Prognostic Value of the Lymph Node Ratio in Stage III Colorectal Cancer: A Systematic Review
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Although nodal invasion represents one of the most powerful prognostic indicators in colorectal cancer, marked heterogeneity exists within stage III patients. Recently, the lymph node ratio (LNR), defined as the ratio of the number of positive nodes over the total number of examined nodes, was proposed to stratify outcome in stage III patients.
A systematic search was performed for studies examining the prognostic significance of the LNR in colon or rectal cancer. Individual studies were assessed for methodological quality and summary data extracted. Hazard ratios from multivariate analyses were entered in a fixed-effects meta-analysis model.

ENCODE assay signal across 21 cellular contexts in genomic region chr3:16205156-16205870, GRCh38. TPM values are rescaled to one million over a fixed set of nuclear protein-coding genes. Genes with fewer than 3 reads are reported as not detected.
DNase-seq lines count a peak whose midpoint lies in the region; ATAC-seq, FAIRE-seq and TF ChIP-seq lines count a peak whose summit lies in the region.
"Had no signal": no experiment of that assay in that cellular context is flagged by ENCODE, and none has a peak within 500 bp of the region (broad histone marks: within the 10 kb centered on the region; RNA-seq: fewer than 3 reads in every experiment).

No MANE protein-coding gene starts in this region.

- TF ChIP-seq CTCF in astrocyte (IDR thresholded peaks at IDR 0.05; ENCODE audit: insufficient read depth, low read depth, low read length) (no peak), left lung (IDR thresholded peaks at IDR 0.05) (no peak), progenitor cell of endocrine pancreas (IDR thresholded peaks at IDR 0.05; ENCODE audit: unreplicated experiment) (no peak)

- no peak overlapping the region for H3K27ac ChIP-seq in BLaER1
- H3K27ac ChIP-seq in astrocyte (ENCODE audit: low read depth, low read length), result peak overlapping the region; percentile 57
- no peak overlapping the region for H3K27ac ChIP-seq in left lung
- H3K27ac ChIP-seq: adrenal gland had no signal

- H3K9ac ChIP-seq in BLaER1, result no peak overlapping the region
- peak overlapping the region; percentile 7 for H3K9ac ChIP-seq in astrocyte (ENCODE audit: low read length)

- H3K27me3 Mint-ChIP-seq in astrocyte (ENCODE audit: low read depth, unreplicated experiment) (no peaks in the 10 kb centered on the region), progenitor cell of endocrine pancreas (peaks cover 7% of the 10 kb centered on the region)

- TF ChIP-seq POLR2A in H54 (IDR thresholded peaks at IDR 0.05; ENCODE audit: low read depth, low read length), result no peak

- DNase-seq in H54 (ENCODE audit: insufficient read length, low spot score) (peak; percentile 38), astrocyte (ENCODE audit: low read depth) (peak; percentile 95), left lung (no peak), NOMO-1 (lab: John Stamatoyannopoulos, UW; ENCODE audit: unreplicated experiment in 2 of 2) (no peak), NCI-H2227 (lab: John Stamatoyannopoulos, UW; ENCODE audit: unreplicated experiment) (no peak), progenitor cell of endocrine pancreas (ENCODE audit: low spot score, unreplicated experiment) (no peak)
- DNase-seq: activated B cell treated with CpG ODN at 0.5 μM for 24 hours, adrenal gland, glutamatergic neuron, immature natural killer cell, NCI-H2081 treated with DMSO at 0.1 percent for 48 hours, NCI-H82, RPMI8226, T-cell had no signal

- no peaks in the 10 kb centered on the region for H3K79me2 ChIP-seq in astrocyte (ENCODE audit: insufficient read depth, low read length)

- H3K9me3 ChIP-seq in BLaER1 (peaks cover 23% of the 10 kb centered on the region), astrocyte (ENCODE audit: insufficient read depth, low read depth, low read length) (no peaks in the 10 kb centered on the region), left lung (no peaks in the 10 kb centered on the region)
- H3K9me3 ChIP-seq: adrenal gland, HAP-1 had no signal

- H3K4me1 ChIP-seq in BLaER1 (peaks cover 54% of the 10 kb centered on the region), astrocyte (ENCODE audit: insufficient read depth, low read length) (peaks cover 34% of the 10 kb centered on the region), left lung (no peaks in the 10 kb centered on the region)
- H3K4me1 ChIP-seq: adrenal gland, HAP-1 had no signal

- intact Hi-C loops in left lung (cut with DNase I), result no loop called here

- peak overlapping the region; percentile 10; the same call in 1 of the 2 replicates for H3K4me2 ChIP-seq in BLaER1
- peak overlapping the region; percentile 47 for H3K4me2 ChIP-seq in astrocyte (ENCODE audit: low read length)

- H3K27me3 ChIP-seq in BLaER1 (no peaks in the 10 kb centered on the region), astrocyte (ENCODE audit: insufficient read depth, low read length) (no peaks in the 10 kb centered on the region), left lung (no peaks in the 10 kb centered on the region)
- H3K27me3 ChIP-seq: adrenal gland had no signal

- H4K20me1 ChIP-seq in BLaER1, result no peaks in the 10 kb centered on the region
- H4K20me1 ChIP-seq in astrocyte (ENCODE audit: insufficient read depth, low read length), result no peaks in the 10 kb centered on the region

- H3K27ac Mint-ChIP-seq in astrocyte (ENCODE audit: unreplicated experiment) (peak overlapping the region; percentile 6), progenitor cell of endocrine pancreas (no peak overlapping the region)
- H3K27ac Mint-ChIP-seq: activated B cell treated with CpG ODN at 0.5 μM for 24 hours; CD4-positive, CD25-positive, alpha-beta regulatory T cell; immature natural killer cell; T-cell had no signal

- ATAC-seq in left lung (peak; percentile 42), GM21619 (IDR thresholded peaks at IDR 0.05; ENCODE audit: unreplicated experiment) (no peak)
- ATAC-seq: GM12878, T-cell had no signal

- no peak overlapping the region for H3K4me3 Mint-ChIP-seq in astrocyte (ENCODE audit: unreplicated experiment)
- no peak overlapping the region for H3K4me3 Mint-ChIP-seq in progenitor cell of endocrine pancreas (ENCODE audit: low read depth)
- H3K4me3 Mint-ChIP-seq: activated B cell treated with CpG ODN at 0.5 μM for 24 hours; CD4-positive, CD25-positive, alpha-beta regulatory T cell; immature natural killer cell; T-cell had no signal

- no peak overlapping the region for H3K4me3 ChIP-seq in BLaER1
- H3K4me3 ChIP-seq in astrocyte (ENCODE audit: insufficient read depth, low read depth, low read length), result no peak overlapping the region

In total, 16 studies were identified including 33,984 patients with stage III colon or rectal cancer. In all identified studies, the LNR was identified as an independent prognostic factor in patients with stage III cancer of the colon or rectum. The prognostic separation obtained by the LNR was superior to that of the number of positive nodes (N stage). The pooled hazard ratios for overall and disease-free survival were 2.36 (95% confidence interval, 2.14–2.61) and 3.71 (95% confidence interval, 2.56–5.38), respectively.
The LNR allows superior prognostic stratification in stage III colorectal cancer and should be validated in prospective studies.
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